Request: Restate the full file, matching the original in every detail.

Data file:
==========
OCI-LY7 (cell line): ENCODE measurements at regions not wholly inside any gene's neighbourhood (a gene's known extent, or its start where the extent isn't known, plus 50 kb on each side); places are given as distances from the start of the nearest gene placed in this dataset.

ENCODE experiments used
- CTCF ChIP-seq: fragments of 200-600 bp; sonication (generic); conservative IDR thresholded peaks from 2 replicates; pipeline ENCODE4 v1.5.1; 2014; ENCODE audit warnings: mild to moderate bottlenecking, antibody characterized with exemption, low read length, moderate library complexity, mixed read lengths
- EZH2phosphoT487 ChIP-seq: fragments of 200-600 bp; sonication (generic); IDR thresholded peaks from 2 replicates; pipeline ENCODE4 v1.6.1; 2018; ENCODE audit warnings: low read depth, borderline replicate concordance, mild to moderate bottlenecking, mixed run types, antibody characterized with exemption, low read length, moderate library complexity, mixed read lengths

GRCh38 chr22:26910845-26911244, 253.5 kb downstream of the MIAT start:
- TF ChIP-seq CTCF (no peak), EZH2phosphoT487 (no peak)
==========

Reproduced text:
OCI-LY7 (cell line): ENCODE measurements at regions not wholly inside any gene's neighbourhood (a gene's known extent, or its start where the extent isn't known, plus 50 kb on each side); places are given as distances from the start of the nearest gene placed in this dataset.

ENCODE experiments used
- CTCF ChIP-seq: fragments of 200-600 bp; sonication (generic); conservative IDR thresholded peaks from 2 replicates; pipeline ENCODE4 v1.5.1; 2014; ENCODE audit warnings: mild to moderate bottlenecking, antibody characterized with exemption, low read length, moderate library complexity, mixed read lengths
- EZH2phosphoT487 ChIP-seq: fragments of 200-600 bp; sonication (generic); IDR thresholded peaks from 2 replicates; pipeline ENCODE4 v1.6.1; 2018; ENCODE audit warnings: low read depth, borderline replicate concordance, mild to moderate bottlenecking, mixed run types, antibody characterized with exemption, low read length, moderate library complexity, mixed read lengths

GRCh38 chr22:26910845-26911244, 253.5 kb downstream of the MIAT start:
- TF ChIP-seq CTCF (no peak), EZH2phosphoT487 (no peak)